Here at Enough, we often swap emails with interesting articles and feature stories that we come across in our favorite publications and on our favorite websites. We wanted to share some of these stories with you as part of our effort to keep you up to date on what you need to know in the world of anti-genocide and crimes against humanity work.
Writing in today’s Washington Post, former assistant secretary of state Stephen Rademaker makes some interesting points about why the crime of aggression doesn’t belong in the ICC’s jurisdiction. I would beg to differ with Rademaker’s characterization that the Court’s current cases arise out of civil wars in Africa (the LRA, for one, ceased having any real political aims long ago), but he raises some pragmatic issues as ICC members prepare for a review conference in Uganda next month, where aggression is expected to be the primary topic of discussion.
On the heels of the Human Rights Watch report about a major LRA massacre in Congo, the New York Times published this slideshow of photographs by Jehad Nga from the villages where the killings happened.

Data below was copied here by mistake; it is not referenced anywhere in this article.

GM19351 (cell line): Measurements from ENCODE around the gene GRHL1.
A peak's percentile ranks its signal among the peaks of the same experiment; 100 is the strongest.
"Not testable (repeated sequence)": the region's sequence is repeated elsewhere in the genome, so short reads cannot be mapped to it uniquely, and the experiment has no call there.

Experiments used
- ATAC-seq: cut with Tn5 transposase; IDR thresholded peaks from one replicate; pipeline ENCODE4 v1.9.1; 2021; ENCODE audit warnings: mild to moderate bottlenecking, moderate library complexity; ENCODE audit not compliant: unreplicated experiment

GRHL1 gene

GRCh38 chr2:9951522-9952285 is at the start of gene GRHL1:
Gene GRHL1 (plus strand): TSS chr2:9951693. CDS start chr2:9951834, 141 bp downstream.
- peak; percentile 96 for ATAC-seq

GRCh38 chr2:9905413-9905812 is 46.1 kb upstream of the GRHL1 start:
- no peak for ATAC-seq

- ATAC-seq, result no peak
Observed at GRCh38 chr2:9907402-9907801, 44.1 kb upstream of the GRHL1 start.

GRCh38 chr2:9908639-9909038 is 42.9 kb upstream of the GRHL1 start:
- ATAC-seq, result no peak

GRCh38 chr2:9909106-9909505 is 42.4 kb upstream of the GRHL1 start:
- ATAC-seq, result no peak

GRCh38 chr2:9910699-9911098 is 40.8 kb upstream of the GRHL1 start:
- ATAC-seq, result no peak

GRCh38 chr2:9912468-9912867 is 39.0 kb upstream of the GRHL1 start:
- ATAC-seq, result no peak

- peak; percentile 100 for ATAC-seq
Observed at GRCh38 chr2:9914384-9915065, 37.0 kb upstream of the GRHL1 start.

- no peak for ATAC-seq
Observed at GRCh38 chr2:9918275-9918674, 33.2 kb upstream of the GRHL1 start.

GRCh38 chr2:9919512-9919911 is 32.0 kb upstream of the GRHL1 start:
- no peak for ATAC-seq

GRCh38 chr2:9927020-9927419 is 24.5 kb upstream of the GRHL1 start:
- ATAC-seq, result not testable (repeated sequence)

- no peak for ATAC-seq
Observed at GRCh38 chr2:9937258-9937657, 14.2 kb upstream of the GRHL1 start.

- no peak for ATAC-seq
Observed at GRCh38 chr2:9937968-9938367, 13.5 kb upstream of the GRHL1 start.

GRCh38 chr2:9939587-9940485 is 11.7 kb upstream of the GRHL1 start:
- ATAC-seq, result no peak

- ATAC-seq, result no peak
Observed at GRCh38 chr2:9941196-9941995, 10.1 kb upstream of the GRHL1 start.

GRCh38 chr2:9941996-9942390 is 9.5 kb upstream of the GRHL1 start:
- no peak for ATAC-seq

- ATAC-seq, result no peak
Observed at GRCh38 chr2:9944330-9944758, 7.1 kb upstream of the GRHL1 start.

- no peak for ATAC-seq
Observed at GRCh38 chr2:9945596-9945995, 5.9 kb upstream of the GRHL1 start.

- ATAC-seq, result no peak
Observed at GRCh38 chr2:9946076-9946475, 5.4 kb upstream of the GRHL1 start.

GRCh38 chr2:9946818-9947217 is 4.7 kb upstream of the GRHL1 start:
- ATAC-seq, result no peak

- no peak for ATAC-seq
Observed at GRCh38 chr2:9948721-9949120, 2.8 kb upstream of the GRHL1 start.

The Lens blog featured a haunting series of photographs of Holocaust survivors, titled “One Last Sitting.” It is a dark, artistic series, just as photographer Maciek Nabrdalik intended in order to capture memories of the past through expressions on his subject’s faces. In the description of the project, Nabrdalik recalls the reaction of one woman, whose slow perusal of the pictures caused him concern that she was unpleased. The woman remarked:
“Don’t think I will give you a hard time. These are not our present portraits. You managed to take us back to the camp times. It’s exactly how it was.”
James Martone traveled to eastern Congo for the World Bank to document stories of people affected by the conflict there, an experience he writes about on the World Bank’s Conflict and Development blog. He explains that the work he and a colleague produce, including video, will accompany the WB’s 2011 World Development report, so we’ll be on the lookout. In the meantime, his post is thoughtful.
Hired to assist in the production of a new BBC documentary “The World’s Most Dangerous Place For Women,” Judith Wanga has the chance to return to Congo for the first time in 20 years, since she was sent to London at the age of 3 with an uncle. Wanga’s trip, first to Kinshasa to visit family and then on to the eastern region for work, spawns a variety of emotions and thoughts that she writes about beautifully in this piece for the Guardian.